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10 Outrageous Feasts From History
For most of human history the hunt for food was central to daily life. The struggle to get enough to eat was, and for some people still is, a very real one. It is only very recently that some people in wealthy societies find themselves chronically overfed. So one of the best ways for wealthy people to show off was to throw an extravagant feast with food in such abundance that just reading about them is enough to fill you up.
Here are ten outrageous meals and the dishes served at them.
10 Vitellius’ Feast
Roman orgies have become proverbial. While there were certainly often sexual antics presented to feasters it was the shear opulence of the food served up that most ancient historians found shocking. At the height of the Roman empire foods from thousands of miles away could be brought to the tables of the wealthy and swallowed down with rare vintages of wines. One emperor excelled all others in the meals he enjoyed – Vitellius used his position to raise feasting to new levels of decadence.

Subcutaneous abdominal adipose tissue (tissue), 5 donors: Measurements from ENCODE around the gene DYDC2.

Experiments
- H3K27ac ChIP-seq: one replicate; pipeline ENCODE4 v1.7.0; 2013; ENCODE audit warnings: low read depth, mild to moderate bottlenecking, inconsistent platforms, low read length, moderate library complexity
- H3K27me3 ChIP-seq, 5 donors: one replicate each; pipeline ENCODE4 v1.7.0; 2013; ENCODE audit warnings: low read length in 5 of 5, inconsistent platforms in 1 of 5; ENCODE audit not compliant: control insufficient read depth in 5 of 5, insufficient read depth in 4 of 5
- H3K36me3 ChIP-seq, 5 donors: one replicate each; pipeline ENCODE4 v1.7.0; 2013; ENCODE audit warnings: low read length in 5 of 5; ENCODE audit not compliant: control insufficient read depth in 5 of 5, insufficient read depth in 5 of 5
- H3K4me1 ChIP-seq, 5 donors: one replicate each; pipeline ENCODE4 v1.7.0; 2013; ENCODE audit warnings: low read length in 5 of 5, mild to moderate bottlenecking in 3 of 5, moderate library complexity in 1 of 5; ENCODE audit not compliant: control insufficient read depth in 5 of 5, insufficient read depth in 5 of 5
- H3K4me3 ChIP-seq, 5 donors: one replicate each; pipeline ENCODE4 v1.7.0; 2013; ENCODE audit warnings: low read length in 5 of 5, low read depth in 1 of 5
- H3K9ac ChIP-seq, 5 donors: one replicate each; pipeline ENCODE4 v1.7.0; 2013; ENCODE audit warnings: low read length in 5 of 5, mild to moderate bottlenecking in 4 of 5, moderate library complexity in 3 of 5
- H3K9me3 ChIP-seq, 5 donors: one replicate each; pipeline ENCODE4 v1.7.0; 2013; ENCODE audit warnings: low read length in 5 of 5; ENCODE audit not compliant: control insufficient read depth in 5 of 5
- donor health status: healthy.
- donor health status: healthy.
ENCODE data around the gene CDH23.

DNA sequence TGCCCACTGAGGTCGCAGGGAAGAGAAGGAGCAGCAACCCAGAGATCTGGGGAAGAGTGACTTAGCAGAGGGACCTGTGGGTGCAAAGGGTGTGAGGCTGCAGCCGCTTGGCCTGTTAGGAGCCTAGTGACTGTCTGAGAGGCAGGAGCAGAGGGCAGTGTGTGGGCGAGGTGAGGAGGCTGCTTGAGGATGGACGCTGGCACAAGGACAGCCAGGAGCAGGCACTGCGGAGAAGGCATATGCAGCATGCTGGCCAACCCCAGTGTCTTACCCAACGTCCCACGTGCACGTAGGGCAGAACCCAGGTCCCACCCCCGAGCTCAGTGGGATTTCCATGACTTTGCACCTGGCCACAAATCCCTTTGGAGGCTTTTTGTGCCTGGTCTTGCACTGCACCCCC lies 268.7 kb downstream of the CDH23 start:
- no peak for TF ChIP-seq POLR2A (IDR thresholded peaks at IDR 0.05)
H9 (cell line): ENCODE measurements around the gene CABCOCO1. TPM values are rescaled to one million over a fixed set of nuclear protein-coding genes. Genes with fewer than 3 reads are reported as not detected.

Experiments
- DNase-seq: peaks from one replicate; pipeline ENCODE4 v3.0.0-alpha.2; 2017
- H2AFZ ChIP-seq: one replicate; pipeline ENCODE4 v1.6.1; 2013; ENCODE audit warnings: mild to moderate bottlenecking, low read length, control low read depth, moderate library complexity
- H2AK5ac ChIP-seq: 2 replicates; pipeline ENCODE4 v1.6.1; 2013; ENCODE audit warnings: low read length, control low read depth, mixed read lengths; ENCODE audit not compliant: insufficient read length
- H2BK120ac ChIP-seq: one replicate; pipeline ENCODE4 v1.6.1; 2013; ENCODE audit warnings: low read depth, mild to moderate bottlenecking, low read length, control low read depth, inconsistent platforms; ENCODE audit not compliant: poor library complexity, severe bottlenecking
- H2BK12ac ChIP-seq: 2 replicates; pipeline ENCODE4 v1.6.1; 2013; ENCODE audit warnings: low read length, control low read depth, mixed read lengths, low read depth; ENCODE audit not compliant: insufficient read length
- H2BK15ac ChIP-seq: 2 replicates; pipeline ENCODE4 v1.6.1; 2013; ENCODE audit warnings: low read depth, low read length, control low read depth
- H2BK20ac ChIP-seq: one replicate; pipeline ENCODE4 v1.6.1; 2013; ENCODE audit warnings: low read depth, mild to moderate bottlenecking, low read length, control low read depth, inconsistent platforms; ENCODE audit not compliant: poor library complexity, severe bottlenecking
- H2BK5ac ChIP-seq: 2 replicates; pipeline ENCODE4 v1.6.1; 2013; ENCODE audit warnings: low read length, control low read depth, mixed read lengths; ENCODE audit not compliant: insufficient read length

Vitellius, as his busts and coins show, was big man with a big hunger. He became popular with the army by lavishing them with food and drink so in the aftermath of Nero’s overthrow he was raised to the Imperial throne. For eight months he ruled Rome, or at least its dining tables.
The historian Suetonius records how he would make appointments to eat with the richest people in the city several times a day. Each meal would cost over 400,000 sesterces. “This load of victuals he could well enough bear, from a custom to which he had enured himself, of frequently vomiting.” But it was a dish that Vitellius invented that earns him a place on this list. His ‘Shield of Minerva’ was a vast dish composed in which “were tossed up together the livers of char-fish, the brains of pheasants and peacocks, with the tongues of flamingos, and the entrails of lampreys, which had been brought in ships of war as far as from the Carpathian Sea, and the Spanish Straits.”
9 Feast of the Pheasant
What do you do if you want to encourage people to go to war? In the case of Philip the Good, Duke of Burgundy, in 1452 he held a lavish banquet to drum up support for a crusade against the Turks. Called the Feast of the Pheasant it was one of the most lavish banquets ever held.